• How we help employers identify and design their own unique Nationalisation Strategy that is long term, inclusive and has buy-in across all levels. Also how we use this to enable the Nationalisation Manager to deliver on their goals.
  • What is the ‘bottle neck’ standing in front of implementing nationalisation in organisations, and how are we addressing it (hint: It’s the Manager)
  • How are we looking to answer the age-old popular question posed by many fresh graduates: “How can I be experienced as required by employers, if NO one gives me a chance to gain experience?”

Feel free to drop me a line on LinkedIn or reach out to me on my email: Talib@talibbinhashim.com if you are keen on learning more about what we do.

My interview segment starts at the 32nd minute of the video, so press forward to view it:  Click on this link

 

Author: Talib Hashim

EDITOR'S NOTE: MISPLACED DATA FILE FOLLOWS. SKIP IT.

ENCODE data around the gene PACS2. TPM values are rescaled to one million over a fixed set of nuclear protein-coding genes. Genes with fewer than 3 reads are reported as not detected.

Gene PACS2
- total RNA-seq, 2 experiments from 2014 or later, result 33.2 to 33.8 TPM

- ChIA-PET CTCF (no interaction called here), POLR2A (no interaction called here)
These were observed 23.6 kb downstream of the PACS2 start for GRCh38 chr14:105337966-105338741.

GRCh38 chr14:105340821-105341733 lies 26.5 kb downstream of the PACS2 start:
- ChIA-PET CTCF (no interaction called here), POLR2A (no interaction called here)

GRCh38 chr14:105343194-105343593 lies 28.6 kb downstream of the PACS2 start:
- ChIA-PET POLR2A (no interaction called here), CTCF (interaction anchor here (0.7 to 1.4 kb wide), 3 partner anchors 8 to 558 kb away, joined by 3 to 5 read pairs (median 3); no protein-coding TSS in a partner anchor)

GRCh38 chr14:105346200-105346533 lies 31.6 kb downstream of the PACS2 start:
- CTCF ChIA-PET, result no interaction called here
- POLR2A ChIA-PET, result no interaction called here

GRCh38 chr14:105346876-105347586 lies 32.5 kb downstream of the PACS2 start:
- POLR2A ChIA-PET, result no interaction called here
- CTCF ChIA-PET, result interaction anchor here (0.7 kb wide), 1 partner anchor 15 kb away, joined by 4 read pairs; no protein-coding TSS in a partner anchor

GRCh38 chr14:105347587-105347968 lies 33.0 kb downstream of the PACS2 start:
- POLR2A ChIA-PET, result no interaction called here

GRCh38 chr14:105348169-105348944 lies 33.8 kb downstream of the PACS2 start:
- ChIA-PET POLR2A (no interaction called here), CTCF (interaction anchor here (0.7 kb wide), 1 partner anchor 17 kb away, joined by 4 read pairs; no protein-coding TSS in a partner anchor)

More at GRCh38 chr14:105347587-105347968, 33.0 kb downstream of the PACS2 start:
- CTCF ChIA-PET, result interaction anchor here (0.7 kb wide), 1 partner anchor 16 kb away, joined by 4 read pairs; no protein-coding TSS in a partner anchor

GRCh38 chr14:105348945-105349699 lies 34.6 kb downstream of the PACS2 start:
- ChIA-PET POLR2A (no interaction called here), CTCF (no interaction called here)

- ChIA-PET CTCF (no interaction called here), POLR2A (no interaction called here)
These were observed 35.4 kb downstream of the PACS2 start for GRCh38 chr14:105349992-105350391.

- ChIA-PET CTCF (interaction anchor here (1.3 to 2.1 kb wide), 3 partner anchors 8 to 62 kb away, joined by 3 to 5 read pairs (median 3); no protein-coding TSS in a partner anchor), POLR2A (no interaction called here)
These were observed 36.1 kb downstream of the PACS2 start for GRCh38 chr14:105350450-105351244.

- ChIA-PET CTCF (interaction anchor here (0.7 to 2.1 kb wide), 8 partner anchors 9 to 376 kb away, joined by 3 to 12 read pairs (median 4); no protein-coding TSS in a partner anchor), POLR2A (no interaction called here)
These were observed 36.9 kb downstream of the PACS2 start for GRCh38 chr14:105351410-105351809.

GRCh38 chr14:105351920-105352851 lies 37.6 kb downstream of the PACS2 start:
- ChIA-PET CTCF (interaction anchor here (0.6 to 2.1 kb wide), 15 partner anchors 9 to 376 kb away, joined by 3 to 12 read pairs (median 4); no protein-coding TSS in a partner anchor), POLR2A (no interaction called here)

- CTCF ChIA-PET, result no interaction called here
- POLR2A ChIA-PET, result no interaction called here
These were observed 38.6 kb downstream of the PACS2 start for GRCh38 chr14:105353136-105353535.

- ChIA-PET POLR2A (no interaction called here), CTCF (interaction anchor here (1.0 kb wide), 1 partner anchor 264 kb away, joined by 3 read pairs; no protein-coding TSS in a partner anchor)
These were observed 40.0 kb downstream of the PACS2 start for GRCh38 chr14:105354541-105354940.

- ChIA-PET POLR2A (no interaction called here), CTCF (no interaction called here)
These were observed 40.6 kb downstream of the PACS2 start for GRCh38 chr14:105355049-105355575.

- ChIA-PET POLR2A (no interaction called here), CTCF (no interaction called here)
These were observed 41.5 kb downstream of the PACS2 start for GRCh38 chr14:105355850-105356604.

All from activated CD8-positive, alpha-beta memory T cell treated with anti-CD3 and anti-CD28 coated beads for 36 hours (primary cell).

Abdulmuttalib Al Hashimi (Talib) was born in 1977. He grew up in a sleepy town called Rashidiya, a far cry from the lights and bustle of Dubai. Talib began his career taking on a number of odd jobs (Yes, the legend of the one month stint he landed as a Magician/Promoter in the summer of '96 during the Dubai Shopping Festival is true). His first taste of the corporate world came with the large international bank HSBC, where he started in a small role as a 'Recovery and Debt Collector'. Fortunately, he moved up quickly during his tenure in the bank and was eventually recruited to be part of an elite team of Traders in the banks Global Market department. Inspite of the "Wall Street" like glitz and glamour that came with his role; Talib decided to submit his resignation in the summer of 2006 and say 'Adios' to his cubicle, a regular income -a well paying one too-, his SUV and the life of employment. Together with a young Emirati lady, he established Next Level Management Consultancy, a recruitment firm with specialisation in the niche market of 'Emiratisation' (Employing and developing UAE citizens). He is always proud of the fact that he has helped numerous Emiratis find employment. And he would like to think that he contributed -even if a little bit- to helping them lead happier and more fulfilling lives. Talib holds a Masters Degree in Strategic Project Management. He is an expert in Emiratisation and GCC national employment issues and initiatives. He is also a regular speaker on the topics of employment, development of people, Emirati entrepreneurship and also cultural challenges in the workplace. He also gives a series of motivational speeches titled "10 lessons I learned in 2009". Talib is an expert in multi-cultural issues that influence the Arab workplace and helps companies bridge the gap between their expatriate and local staff. He is often accused by some to be an idealist and a dreamer, however, Talib works tirelessly to become an agent of positive change in society (and ofcourse achieve amazing success as an Entrepreneur in the process). Talib believes that all Arab youth deserve the opportunity and the right to pursue their dreams and aspirations regardless of their race, caste, colour, status and family name in society; and hence he is a strong advocate of national and Arab youth empowerment. He has a passion for travelling and backpacking. He enjoys reading books on history, autobiographies and self improvement. He is currently trying to improve his sketching skills.